A truly insightful look at two people who have had a profound effect on art and music all over the world.
I think 2 discs might be a bit much for a DVD set that seems like it could have worked just as well with 1. Ugly use of colors on the inside of the packaging.
While at first the thought of watching The Dick Cavett Show - John and Yoko Collection seemed to be the equivalent of spending 10 years on the campus of UC Berkeley doused in petruli oil, I must say that I did find this 2 disc set fascinating. Maybe it’s because Dick Cavett is the kind of personality that is made to conduct interviews, or perhaps it’s because John and Yoko were nothing like I thought they would be. Their images and persona’s have been prostituted over the year to show a strong allegiance with the left. I am not saying that I don’t have some of those sympathies, but the last thing I wanted to hear for 3 episodes of interviews was a bunch of “I hate America” rhetoric. Thankfully, this was not on display here at all really.
What this 3 disc set does do is really give us a look at John and Yoko as people. Throughout the interviews they are candid, funny and most importantly honest. While I have sort of grown tired of seeing artists interviewed over the years, simply because they seem to have become mundane as the responses appear canned and overly thought out, these interviews work because there is none of that. In fact, after awhile it seems like John and Yoko are delighting in visiting with someone they honestly have many affections for.
Cavett And The Lennons
This is an interview in which Martin Lewis interviews Dick Cavett about the experience he had interviewing John and Yoko. Now, I think that having a special feature on a disc center around an interview about someone doing interviews could be seen as redundant. This isn’t to say that this piece isn’t. However, I have to admit that I really like Dick Cavett. While his answers and demeanor may seem like he’s being surly, one really comes to understand through watching these discs that this is just who Cavett is. He discusses what it was like interviewing John and Yoko, but more specifically, he addresses such issues as his effect on the people he is talking to. Does he make them uncomfortable? Does he make them answer in specific ways? It was these questions that he examined that I found the most interesting.
4:3 Aspect Ratio. As these shows are from the early 1970s it isn’t surprising that they look a bit dated and worn. Honestly, I think that the DVD transfer and compression was done as good as could be expected. It isn’t that these discs look all that bad, I just wondered as I watched them what they might look like on VHS. As these are DVDs of a celebrity talk show, there isn’t too much to say about the style of their look. As I mentioned above, it may seem weird that somebody would make a DVD out of these interviews, but once you start watching it becomes hard not to get engrossed in what is being discussed.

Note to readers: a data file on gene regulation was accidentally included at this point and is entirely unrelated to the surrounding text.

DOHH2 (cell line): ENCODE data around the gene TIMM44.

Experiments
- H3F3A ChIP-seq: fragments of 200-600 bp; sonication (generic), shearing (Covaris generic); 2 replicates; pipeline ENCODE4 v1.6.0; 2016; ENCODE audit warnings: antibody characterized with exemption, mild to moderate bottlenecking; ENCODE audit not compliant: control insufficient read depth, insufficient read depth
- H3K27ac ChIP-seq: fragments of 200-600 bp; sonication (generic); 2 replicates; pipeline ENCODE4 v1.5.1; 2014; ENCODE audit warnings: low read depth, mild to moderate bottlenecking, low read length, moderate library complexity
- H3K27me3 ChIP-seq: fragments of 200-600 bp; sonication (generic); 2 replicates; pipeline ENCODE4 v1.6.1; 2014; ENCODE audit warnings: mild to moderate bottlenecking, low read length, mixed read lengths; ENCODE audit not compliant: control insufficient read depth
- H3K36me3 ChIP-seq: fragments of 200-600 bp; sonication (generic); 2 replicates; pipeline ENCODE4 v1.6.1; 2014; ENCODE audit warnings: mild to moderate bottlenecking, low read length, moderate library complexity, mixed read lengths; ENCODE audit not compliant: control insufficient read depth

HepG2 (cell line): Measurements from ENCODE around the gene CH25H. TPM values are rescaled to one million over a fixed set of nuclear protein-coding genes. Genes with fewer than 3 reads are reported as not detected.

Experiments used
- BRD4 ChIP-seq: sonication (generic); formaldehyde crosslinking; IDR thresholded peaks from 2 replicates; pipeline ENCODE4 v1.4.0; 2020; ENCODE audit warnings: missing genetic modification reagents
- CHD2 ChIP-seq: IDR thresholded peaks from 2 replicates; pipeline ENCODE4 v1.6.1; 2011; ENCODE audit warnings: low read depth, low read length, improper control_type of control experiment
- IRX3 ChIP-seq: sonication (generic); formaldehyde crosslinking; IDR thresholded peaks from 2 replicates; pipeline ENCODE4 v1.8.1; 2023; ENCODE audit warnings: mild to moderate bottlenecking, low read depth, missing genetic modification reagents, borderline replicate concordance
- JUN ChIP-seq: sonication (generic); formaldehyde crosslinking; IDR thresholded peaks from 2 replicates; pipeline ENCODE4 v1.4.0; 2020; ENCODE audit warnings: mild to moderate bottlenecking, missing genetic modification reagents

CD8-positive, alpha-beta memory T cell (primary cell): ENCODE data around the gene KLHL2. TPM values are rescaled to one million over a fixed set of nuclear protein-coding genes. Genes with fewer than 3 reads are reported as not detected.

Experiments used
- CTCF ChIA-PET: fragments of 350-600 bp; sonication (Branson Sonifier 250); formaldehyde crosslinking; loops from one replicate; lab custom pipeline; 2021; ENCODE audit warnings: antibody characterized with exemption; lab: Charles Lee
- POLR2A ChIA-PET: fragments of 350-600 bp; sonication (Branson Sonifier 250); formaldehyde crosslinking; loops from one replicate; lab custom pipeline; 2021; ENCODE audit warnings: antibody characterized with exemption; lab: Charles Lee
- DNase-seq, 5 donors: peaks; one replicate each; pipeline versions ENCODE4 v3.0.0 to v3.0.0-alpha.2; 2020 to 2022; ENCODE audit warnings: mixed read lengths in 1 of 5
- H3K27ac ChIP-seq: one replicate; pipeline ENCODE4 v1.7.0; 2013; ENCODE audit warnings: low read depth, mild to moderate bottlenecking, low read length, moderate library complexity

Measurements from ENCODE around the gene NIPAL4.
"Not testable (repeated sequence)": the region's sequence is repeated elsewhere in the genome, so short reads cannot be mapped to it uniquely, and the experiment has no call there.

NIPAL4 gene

2.0 Mono. The sound on these discs is pretty good. I did have turn up my TV a bit louder but this had more to do with John and Yoko’s accents than it did with how these discs were mastered. Although, like most TV shows and movies, once you listen to people speak for awhile you basically get the idea of how they talk, the cadences of their speech and everything else. Before I screened these discs, other than being a Beatle fan, I didn’t really think that much of John and I certainly didn’t know anything about Yoko. There really is something about these interviews that doesn’t seem like celebrities coming on TV to pitch a product (themselves).
This is packaging that we really don’t see too much of anymore. It is essentially a 2 disc set in which the entire package is all in one and all the discs unfold out. The cover features a shot of John and Yoko holding hands. My only question is just what exactly is Yoko wearing? The back features 3 shots of John, Yoko and Dick Cavett. Thankfully there is a well written description that explains what this set is. There is a listing of what is on these discs as well as a “Bonus Features” listing. Inside is an informative booklet that puts the interviews in their proper historical context as well as breaks down each episode. Each disc has it’s own plastic tray and the colors employed here are green, yellow and blue. I could have done without the whole “hippie” motif inside this packaging, as I think it sort of takes away from what this set ultimately is, but that is my only real complaint.
Do not fear! There are performances on this disc as well. John Lennon performs his still racy tune “Woman is the Nigger of the World” and Yoko does her number, “We’re All Water.” Also, as a sort of bonus, we get to see a young Shirley MacLaine who was a guest on the third episode John and Yoko appeared on. What I liked the most about these interviews was that they were real. When the first one starts, one gets the impression that Cavett is in for a long night. Then magically as both John and Yoko loosen up, it’s as if we can see Cavett really deviate from the script. As if as an interviewer he has been waiting for the chance to be like this on his show.
Okay, I think I might be getting ahead of myself as these are really the only interviews I have seen Cavett conduct, but The Dick Cavett Show - John and Yoko Collection is a very nicely preserved moment in TV history.
The Dick Cavett Show was released .